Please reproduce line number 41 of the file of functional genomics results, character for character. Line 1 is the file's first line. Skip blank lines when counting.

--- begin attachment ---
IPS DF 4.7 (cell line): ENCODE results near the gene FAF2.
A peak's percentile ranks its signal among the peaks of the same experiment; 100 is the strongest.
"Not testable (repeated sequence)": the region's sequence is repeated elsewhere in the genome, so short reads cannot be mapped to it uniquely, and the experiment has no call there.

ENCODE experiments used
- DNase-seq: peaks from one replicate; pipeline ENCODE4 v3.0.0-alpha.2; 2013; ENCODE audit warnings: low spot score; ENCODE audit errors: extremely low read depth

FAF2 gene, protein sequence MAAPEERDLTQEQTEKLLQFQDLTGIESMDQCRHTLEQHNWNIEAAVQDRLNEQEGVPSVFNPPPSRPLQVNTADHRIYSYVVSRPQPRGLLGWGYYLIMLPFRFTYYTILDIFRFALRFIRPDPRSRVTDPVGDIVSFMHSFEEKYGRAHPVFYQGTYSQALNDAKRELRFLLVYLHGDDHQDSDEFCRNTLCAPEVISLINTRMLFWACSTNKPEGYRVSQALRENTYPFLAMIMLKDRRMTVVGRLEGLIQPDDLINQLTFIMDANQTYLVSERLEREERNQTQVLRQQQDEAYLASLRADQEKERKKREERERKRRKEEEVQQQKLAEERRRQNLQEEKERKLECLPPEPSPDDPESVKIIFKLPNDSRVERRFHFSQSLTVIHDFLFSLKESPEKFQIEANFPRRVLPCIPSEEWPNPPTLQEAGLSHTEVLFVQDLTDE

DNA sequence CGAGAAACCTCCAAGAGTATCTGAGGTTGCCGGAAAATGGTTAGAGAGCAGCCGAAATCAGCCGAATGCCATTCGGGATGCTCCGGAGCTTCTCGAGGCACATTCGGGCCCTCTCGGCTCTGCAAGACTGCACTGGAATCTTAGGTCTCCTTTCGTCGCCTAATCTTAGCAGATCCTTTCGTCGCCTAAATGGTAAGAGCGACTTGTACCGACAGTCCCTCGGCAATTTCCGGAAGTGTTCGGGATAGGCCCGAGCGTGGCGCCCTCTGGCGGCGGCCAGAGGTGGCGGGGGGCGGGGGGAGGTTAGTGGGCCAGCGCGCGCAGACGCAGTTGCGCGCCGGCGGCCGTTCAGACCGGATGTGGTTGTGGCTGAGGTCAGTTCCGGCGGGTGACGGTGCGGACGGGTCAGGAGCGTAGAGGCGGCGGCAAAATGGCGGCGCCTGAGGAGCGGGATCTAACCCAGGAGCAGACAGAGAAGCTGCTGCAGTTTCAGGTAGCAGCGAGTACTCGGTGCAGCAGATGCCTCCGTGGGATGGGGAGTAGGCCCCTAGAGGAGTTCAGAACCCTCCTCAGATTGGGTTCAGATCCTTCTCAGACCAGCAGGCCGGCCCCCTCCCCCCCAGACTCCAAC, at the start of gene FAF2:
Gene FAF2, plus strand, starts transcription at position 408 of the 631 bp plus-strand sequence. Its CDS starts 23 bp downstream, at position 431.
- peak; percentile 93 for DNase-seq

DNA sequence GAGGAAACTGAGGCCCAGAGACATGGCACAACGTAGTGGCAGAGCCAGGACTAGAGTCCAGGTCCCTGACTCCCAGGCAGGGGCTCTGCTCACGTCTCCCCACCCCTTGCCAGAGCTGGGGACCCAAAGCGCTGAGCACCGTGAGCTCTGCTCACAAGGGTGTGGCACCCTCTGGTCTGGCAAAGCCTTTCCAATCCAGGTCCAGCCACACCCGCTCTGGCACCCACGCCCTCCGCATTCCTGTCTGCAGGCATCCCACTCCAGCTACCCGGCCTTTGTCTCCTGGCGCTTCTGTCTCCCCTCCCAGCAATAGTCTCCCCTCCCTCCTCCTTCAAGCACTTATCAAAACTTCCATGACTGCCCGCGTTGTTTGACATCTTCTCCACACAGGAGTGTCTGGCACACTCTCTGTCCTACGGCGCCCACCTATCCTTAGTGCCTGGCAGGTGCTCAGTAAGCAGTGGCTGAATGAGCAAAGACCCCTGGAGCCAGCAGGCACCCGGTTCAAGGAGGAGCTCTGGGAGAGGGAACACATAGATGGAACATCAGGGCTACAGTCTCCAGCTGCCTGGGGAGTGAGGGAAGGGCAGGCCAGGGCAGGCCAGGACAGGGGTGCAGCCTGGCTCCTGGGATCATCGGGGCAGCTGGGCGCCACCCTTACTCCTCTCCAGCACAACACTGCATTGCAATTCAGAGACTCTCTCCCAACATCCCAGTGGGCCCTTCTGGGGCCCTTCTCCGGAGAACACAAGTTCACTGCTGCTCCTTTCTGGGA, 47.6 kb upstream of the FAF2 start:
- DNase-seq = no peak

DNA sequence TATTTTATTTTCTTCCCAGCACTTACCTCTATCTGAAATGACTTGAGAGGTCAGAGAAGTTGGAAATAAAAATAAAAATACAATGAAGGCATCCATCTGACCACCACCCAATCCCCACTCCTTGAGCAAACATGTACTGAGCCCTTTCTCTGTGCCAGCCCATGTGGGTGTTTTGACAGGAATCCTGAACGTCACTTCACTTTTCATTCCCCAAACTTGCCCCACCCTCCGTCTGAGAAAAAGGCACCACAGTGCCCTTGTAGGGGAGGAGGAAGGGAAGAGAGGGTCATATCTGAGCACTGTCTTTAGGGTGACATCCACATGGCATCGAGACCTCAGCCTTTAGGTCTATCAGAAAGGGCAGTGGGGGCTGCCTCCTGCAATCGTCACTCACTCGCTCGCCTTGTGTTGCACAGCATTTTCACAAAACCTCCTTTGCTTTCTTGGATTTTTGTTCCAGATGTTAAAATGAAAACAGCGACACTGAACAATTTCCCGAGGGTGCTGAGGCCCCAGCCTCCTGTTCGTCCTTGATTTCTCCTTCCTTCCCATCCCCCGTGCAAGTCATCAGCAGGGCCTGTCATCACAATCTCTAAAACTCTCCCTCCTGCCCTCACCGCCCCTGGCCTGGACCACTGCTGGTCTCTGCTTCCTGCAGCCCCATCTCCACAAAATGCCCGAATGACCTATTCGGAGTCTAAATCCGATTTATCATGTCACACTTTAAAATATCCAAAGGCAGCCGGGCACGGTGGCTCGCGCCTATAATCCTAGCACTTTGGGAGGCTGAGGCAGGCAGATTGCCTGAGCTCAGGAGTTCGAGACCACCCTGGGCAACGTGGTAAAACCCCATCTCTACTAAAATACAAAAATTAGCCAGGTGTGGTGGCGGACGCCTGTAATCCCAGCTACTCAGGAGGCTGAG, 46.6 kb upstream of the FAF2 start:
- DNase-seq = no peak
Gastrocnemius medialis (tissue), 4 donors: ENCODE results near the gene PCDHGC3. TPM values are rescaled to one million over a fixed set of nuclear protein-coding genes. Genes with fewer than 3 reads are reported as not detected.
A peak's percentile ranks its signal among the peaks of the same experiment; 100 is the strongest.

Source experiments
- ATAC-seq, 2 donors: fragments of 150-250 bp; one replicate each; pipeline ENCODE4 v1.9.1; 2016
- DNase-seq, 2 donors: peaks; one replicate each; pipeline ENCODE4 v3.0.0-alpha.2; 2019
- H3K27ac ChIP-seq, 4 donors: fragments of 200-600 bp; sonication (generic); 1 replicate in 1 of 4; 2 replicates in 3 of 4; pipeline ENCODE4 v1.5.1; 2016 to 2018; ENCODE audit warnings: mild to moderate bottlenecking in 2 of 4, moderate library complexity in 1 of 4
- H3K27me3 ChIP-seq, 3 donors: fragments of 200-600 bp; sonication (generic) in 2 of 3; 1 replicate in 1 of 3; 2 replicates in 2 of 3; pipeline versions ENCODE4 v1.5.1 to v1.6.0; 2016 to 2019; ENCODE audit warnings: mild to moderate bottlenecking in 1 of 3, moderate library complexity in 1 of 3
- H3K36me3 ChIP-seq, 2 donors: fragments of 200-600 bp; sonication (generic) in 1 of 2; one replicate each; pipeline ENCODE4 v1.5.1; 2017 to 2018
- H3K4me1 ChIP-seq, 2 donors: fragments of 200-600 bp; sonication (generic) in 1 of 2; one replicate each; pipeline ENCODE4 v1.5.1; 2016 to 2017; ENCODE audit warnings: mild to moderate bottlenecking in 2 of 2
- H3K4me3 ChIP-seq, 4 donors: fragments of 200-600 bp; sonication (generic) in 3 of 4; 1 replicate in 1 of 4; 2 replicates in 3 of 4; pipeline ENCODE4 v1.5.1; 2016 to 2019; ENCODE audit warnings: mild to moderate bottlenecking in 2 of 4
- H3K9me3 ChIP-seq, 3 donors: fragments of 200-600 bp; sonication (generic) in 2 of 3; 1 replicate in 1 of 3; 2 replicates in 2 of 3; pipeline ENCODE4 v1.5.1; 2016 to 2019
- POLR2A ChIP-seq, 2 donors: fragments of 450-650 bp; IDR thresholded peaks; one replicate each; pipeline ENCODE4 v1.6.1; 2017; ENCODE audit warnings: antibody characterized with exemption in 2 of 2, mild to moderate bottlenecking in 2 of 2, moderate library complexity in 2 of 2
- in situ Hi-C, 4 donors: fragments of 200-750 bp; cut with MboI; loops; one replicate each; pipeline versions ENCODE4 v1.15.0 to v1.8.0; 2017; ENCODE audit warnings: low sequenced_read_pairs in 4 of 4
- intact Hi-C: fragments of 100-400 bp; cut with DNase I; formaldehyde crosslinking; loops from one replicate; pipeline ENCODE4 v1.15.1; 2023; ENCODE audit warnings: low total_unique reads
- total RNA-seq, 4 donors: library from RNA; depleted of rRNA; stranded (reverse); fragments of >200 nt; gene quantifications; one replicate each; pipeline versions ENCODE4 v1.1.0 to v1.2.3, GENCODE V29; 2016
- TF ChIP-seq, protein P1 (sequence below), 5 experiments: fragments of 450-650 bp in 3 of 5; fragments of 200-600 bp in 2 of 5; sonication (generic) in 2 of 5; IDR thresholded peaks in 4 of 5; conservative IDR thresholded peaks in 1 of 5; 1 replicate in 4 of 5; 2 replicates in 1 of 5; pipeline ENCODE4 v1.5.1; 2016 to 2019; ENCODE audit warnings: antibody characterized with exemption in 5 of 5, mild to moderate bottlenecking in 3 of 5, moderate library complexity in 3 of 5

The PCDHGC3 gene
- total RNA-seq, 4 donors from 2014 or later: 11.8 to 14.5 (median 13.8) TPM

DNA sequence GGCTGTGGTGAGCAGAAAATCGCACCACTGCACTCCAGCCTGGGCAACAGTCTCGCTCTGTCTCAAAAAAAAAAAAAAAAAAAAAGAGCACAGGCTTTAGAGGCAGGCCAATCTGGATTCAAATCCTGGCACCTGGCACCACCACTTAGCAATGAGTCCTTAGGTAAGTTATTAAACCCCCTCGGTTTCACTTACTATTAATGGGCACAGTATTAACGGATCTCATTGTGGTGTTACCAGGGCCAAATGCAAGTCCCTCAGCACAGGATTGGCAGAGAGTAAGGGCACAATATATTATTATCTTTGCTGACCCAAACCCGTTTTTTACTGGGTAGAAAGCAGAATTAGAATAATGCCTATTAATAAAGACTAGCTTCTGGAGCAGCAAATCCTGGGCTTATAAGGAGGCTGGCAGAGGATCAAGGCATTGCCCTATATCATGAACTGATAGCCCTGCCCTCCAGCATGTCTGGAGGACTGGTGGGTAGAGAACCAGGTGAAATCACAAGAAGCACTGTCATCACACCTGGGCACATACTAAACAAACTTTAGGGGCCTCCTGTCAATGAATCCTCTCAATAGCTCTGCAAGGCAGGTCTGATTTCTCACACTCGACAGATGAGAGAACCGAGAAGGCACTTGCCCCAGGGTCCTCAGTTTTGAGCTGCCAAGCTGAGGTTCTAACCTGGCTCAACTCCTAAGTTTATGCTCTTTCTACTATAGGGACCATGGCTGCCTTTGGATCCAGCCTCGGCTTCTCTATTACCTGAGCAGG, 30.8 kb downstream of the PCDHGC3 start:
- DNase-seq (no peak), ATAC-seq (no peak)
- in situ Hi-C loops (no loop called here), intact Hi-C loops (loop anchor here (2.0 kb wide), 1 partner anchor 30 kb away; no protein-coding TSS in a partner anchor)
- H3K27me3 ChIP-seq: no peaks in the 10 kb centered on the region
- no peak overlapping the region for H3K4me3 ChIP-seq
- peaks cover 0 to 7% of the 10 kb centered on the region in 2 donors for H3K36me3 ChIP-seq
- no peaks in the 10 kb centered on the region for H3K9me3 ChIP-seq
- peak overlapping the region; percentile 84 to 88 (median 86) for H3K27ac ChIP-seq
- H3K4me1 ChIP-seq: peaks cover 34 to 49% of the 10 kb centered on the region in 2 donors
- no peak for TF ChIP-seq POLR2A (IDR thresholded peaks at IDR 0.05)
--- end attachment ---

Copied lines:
- no peak for TF ChIP-seq POLR2A (IDR thresholded peaks at IDR 0.05)